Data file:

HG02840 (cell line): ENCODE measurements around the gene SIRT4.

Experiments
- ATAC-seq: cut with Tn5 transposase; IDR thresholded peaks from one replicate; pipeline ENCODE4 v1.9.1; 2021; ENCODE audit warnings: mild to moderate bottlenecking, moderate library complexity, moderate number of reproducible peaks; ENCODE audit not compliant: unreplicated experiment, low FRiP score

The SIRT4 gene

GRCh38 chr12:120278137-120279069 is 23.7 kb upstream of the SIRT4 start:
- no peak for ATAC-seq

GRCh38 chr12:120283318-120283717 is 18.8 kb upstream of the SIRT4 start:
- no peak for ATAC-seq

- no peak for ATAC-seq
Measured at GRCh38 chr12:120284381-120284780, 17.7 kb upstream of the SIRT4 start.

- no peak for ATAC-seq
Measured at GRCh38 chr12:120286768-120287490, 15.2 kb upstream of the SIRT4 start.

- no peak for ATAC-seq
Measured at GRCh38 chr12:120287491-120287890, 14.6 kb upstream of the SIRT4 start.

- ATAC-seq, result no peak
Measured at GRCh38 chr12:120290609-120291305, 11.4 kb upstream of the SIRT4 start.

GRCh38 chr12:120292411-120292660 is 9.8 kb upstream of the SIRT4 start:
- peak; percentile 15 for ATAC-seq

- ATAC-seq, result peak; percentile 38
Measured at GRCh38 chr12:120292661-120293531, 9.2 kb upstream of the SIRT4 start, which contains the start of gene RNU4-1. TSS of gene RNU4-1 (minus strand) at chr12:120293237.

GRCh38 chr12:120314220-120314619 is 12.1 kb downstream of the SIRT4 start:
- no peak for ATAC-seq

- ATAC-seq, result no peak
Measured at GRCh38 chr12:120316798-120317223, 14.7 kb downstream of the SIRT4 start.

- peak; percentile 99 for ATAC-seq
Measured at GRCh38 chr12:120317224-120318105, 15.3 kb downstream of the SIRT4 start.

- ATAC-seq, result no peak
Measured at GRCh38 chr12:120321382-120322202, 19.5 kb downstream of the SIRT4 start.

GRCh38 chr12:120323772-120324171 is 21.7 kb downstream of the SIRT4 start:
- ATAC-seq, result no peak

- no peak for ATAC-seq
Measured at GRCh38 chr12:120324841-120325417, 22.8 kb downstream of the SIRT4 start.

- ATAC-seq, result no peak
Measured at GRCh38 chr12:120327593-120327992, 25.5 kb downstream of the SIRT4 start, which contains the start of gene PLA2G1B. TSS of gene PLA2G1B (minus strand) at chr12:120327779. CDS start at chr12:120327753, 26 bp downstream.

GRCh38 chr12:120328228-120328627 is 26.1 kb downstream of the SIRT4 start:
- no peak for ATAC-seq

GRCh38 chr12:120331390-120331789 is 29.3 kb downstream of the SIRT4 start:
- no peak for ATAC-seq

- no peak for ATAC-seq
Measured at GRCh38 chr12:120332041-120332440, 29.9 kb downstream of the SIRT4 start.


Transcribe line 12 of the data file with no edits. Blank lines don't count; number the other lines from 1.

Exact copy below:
Measured at GRCh38 chr12:120286768-120287490, 15.2 kb upstream of the SIRT4 start.